5 WORKING SITES FOR FREELANCE WRITERS

Andrew Neel on Unplush Articles

5 WORKING SITES FOR FREELANCE WRITERS

   When you are looking to hire a staff, either for your household or your office, you run to a job placement agent who vets and presents viable candidates to you. In the same way, if anyone was looking for a
job or had an issue with their employer, they would run to their job placement
agent to look for another job or bargain for new deals for themselves.

This is what working sites are to freelance writers, they are the middle man, the one who ensures that the client gets worth for their money and the worker gets paid. The role of a working site is to connect the
online worker and the client, but further than that, these working sites also
ensure that when a client places a job advertisement for its members, the
client has money to pay the member that they chose to work with. They ensure that the member gets paid and
that the job gets delivered to the client the way the client wants it.

The working site benefits by cutting out a fraction of the payment as a token for its services. It sounds fair, after all, they connect you with the client and ensure that the client does pay at the end of a good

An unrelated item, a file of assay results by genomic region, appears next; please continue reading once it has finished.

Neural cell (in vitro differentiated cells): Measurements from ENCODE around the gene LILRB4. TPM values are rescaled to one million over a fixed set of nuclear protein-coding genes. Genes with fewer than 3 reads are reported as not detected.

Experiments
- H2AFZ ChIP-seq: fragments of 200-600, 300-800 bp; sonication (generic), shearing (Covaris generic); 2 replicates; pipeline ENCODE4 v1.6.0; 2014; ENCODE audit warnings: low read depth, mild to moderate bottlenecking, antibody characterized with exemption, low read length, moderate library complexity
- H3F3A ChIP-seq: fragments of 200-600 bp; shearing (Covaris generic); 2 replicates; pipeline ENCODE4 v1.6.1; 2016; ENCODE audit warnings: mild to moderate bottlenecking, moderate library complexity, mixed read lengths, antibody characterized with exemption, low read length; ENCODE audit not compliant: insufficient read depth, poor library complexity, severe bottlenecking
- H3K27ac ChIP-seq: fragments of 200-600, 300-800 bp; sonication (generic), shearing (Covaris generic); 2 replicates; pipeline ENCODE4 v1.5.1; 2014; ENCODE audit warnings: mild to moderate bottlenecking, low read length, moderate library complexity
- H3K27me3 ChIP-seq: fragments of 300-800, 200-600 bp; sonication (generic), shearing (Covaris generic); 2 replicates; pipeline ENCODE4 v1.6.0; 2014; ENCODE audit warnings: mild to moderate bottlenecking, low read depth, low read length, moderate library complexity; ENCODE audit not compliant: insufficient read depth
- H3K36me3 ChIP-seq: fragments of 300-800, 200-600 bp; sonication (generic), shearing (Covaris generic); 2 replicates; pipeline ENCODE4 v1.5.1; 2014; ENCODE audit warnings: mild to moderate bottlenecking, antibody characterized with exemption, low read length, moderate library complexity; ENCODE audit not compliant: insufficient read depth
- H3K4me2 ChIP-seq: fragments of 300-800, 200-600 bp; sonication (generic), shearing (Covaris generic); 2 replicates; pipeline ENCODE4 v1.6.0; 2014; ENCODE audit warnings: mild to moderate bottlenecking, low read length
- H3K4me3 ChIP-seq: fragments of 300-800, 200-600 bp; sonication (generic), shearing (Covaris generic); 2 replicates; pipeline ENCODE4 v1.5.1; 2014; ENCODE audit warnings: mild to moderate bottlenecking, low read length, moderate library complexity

business deal.

There are many working sites on the internet where you can join at no cost and start bidding for jobs and working for money.

Some of the things you need to consider while choosing a working site are your country of residence, the financial institutions in your country and your kind of professional expertise. The reason you need to consider these factors is that some sites work better with regions, based on the type of clients it attracts. Although many of these sites will have PayPal as a means of transaction, other sites will promote overseas banks and financial institutions making it difficult for other workers to transact their money or costing workers an expensive transaction fee. Some sites will promote only specific professions, for example, some sites encourage only Philippine workers who have the qualifications of Personal assistants, secretaries and cooperate aids online. This could be to protect their professional interest or the interest of the people of a specific region.

Having said that, here are 5 working sites that I would recommend for you.

  1. Kenyawriters.com